The films script, by Robert King and Marc Norman, delivered full scale action set-pieces and traditional pirate-themed fare with flair and a fearlessness not seen since the truly execrable Pirate Movie (based on the Gilbert & Sullivan Pirates Of Penzance musical) and filled with all the touchstones pirate films had used since they were first placed on film. Even the “parrot on the shoulder” makes an appearance, just in case anybody though they didn’t cover it all. Uniquely, the central role was a woman, which is perhaps part of the reason for Island’s lack of success. Geena Davis gave the role her all, and I think she succeeded in making a strong, liberated female character work in a world in which is typcially shouldn’t. Unafraid to use her sexuality to exploit a situation, Morgan is a wiley, strong woman, and Davis does her justice. Matthew Modine, on the other hand, isn’t perhaps the strongest male lead to accompany her, and I still have a problem with the fact that he’s purposely a weaker character in order to make Morgan seem stronger – a reversal of the male/female dynamic in this instance, considering the setting of the film, seems a little bizarre, but I can understand the principle behind it. Modine does well as the intellectual William Shaw, his flirtation with Morgan just sparkly enough to allow their natural chemistry to eventually draw them together.

I’m a woman surrounded by horny men – how can a girl get so lucky?

Central villain Frank Langella strides through this film with all the testosterone Davis doesn’t have. He’s a pirates pirate, a scumbag of the highest order, the scurvy dog and flea infested mongrel you’d hate to meet on the high seas. Langella growls his dialogue constantly, and his performance is the perfect dark foil for the lightness of the Modine/Davis combo. A constant thorn in the side of this film, at least as far as narrative goes, is Patrick Malahide’s foppish, “Officer Class” Governor Ainslee, who seems almost diffident to the goings-on within the film. Perhaps more comedic than intended, Malahide’s dry delivery brings a droll wit to proceedings every time he’s on screen. His second-in-command, Captain Trotter, is played with wonderful dim-wittedness by Angus Wright (who would go on to work with directors as diverse as Ridley Scott, Gillian Armstrong and Roger Donaldson) and it’s he, along with Dawg, who creates the clash of wills between the Law and the Lawless. The rest of the cast, including Rex Linn, the wonderfully cool Stan Shaw, and even Harris Yulin, all deliver excellent back-up roles; everyone in this film seems to be having a great deal of fun.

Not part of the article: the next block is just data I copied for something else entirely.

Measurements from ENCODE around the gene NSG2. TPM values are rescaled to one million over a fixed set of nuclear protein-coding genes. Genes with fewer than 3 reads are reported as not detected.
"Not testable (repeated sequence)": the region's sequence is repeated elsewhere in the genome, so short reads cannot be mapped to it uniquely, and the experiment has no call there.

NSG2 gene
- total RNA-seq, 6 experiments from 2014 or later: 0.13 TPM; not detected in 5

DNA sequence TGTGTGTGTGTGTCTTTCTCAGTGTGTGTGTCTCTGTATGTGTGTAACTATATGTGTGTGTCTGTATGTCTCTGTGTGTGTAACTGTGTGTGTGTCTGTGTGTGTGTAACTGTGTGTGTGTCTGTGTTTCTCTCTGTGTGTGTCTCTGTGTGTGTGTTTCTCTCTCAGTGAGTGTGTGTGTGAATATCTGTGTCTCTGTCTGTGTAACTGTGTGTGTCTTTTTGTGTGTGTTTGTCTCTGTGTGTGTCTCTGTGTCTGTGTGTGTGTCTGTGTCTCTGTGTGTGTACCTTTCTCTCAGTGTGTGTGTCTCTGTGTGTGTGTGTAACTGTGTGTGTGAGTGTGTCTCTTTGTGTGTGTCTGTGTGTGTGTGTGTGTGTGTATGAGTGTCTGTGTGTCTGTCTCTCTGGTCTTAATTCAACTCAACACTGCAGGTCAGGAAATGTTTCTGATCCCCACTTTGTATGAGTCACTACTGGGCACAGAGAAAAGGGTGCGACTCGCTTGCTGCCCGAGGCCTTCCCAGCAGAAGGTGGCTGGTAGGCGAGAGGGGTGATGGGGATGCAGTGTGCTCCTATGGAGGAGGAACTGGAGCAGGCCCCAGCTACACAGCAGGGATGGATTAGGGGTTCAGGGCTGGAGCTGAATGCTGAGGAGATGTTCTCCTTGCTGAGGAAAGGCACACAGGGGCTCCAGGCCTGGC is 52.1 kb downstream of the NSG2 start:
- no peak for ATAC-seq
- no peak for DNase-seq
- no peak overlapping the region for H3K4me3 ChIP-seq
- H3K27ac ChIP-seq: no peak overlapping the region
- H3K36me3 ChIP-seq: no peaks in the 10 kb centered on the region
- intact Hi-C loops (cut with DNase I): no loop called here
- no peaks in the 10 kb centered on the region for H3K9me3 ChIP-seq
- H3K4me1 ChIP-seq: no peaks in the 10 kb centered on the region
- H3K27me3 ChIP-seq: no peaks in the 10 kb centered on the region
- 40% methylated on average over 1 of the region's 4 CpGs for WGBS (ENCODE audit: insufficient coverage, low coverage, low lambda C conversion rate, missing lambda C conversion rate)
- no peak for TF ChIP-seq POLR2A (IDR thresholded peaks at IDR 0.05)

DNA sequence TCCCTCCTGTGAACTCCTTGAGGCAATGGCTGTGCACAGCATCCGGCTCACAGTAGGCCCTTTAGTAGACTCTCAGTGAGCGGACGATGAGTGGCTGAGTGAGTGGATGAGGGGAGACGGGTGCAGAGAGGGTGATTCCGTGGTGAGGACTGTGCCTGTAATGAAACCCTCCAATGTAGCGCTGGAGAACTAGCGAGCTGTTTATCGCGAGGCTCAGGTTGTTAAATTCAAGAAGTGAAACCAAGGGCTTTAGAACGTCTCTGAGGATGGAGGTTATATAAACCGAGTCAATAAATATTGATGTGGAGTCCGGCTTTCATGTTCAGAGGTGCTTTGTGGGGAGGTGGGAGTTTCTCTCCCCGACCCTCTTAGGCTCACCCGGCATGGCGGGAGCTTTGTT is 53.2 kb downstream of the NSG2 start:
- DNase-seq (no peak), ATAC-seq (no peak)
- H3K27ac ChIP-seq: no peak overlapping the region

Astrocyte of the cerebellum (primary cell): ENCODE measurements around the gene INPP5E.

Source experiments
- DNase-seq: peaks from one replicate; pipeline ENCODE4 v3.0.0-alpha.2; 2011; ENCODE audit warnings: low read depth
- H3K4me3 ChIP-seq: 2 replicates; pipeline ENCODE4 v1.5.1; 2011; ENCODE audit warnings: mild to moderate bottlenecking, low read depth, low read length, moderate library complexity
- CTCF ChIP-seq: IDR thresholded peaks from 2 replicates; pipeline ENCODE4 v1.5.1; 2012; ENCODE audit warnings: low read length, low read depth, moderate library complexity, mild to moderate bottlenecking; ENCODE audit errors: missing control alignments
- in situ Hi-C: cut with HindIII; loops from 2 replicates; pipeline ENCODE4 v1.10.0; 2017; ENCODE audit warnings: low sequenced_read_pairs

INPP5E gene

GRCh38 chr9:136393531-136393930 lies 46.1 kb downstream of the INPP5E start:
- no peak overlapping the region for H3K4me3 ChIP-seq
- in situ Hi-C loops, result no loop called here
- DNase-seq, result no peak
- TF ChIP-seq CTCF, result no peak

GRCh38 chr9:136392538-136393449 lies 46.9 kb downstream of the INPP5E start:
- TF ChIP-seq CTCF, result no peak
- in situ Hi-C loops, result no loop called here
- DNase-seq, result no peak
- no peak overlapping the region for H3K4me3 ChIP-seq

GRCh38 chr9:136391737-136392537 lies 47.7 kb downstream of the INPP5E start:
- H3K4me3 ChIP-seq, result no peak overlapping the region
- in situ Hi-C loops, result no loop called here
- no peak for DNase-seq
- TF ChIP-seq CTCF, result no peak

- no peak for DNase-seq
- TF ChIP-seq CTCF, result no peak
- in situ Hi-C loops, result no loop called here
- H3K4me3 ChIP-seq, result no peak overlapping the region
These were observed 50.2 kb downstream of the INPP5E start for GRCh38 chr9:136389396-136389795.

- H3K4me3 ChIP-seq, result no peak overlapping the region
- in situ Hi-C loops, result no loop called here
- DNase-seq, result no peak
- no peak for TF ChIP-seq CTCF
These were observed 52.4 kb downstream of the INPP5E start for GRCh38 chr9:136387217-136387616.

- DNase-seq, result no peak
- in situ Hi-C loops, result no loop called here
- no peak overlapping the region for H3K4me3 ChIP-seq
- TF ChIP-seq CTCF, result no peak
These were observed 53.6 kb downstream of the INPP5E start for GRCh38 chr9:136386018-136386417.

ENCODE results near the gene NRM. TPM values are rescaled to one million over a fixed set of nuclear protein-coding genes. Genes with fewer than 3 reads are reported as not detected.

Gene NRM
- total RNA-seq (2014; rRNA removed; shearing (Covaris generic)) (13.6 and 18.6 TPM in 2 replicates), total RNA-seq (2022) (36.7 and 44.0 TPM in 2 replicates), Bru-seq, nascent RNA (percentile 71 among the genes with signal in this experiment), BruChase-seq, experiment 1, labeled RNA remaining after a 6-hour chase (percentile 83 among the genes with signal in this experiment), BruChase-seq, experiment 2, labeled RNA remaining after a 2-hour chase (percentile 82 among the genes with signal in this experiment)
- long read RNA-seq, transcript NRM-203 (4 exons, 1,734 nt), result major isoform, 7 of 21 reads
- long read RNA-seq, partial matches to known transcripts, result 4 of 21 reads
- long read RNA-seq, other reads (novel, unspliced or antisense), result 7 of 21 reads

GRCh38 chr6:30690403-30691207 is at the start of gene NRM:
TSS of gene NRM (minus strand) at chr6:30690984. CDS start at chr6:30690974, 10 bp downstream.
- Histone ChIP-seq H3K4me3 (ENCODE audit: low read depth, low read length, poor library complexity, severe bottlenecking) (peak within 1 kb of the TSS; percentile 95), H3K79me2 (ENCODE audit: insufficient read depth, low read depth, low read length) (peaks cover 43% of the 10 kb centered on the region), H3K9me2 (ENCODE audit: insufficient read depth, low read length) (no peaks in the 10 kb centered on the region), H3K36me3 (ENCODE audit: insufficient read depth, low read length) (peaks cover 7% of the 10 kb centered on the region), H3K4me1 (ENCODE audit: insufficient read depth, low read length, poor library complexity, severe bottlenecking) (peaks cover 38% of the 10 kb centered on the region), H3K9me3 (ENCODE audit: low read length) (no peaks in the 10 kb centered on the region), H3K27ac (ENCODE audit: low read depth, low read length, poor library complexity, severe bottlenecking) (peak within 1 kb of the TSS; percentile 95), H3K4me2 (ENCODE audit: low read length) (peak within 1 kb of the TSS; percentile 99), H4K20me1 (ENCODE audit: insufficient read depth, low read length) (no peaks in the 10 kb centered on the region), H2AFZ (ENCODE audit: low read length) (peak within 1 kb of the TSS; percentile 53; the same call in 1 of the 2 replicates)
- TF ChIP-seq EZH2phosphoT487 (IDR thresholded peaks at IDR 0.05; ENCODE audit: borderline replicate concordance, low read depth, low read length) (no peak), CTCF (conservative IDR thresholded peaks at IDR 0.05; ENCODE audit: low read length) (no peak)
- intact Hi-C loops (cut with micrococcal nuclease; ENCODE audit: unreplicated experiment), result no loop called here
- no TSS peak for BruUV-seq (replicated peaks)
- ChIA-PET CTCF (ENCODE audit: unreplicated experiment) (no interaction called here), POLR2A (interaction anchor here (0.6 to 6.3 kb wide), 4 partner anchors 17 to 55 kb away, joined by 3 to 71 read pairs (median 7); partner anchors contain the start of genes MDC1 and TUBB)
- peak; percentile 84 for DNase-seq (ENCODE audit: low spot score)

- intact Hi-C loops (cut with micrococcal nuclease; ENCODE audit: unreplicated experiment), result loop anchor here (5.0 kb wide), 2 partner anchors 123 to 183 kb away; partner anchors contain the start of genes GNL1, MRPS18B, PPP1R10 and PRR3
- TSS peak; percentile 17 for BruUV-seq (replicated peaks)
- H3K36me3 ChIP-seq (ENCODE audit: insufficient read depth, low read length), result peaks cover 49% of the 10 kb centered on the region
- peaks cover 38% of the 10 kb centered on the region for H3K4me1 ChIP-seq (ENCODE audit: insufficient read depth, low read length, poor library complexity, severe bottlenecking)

Sneaking up by boat wasn’t easy, but they’d try!

So why the hate for Cutthroat Island? The script is what you’d class as “swashbuckling”, the tongue-in-cheek style reminiscent of, or perhaps basking in the shadow of, the aforementioned Gilbert & Sullivan. The films delightfully wry tone seems content to allow even the most obnoxious character to be enjoyed and appreciated by the viewer, a kind of wink-wink to the audience which draws you into the story. Sure, this isn’t a great literary adventure like, say, Master & Commander, but then, it does exactly what a good pirate film should – it entertains. The inevitable comparisons with more recent pirate fare, in which Johnny Depp steals not only the treasure but the whole show, seem to indicate less a problem with each film per se, and more to do with the likability of the leading cast. Sure, Davis isn’t Johnny Depp, but Morgan Adams is a completely different archetype than Jack Sparrow, so to compare the two is much like the old chalk-and-cheese analogy. And yet, any internet forum in which Cutthroat Island is even mentioned, the film is usually ripped to shreds by critics and bloggers alike, who seem to think the film is “terrible”. I’ve yet to read any actual critical deconstruction in which a salient argument is put forward as to exactly why the film is terrible, and I welcome those willing to try. Perhaps it’s a vogue thing to hate this film, as if somehow its commercial failure is somehow indicative of its creative shortcomings. Untrue: Cutthroat Island is an exciting, fun adventure ride a lot like Raiders Of The Lost Ark – the villains seem hammy, the large-scale set pieces are mind-blowing, and there’s a gleeful wonderment at the silliness of it all.